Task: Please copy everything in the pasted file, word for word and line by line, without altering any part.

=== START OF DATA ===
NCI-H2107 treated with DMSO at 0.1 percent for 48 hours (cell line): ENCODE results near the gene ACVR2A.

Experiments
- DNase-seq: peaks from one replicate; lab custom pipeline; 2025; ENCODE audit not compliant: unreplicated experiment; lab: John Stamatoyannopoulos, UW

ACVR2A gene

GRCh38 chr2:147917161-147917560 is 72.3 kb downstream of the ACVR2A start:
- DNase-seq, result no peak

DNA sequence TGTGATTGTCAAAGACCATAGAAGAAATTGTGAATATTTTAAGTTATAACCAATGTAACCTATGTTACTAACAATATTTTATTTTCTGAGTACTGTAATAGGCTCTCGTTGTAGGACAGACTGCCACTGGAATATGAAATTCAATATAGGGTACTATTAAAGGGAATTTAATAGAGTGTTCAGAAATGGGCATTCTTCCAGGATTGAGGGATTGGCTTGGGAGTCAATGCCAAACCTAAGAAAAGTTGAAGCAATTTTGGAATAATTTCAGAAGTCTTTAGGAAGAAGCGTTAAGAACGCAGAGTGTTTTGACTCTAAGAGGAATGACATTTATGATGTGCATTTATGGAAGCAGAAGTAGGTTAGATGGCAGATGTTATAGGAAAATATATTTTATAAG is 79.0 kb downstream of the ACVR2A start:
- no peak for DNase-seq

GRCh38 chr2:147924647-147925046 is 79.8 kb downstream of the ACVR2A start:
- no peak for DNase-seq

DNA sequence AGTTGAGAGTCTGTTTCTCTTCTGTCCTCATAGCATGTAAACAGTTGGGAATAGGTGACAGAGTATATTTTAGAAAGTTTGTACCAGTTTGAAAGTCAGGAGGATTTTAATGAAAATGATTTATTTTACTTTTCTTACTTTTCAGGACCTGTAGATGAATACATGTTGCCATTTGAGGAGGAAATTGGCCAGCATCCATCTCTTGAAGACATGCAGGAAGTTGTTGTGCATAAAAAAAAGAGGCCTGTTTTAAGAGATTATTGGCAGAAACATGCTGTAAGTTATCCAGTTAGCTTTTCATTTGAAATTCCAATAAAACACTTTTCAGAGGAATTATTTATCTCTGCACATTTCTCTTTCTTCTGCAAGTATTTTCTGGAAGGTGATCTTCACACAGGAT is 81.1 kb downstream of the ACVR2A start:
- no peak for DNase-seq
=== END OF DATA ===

NCI-H2107 treated with DMSO at 0.1 percent for 48 hours (cell line): ENCODE results near the gene ACVR2A.

Experiments
- DNase-seq: peaks from one replicate; lab custom pipeline; 2025; ENCODE audit not compliant: unreplicated experiment; lab: John Stamatoyannopoulos, UW

ACVR2A gene

GRCh38 chr2:147917161-147917560 is 72.3 kb downstream of the ACVR2A start:
- DNase-seq, result no peak

DNA sequence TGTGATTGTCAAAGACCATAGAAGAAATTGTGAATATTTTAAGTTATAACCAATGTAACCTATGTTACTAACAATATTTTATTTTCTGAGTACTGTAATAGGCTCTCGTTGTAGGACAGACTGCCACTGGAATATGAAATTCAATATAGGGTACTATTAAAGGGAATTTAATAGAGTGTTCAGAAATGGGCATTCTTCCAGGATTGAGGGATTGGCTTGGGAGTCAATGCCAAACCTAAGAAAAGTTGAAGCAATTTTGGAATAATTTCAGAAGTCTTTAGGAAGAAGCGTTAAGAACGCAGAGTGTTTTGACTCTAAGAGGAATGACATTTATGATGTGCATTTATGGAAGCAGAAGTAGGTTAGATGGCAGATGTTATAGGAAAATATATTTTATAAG is 79.0 kb downstream of the ACVR2A start:
- no peak for DNase-seq

GRCh38 chr2:147924647-147925046 is 79.8 kb downstream of the ACVR2A start:
- no peak for DNase-seq

DNA sequence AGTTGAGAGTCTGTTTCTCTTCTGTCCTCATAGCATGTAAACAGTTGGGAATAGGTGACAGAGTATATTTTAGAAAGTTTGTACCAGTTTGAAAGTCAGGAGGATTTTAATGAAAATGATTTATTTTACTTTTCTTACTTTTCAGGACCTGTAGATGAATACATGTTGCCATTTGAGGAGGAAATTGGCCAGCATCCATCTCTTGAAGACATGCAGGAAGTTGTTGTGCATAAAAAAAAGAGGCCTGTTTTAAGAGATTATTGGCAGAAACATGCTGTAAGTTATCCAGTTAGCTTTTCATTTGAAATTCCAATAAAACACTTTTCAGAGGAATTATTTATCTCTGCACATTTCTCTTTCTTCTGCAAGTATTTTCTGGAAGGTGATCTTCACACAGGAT is 81.1 kb downstream of the ACVR2A start:
- no peak for DNase-seq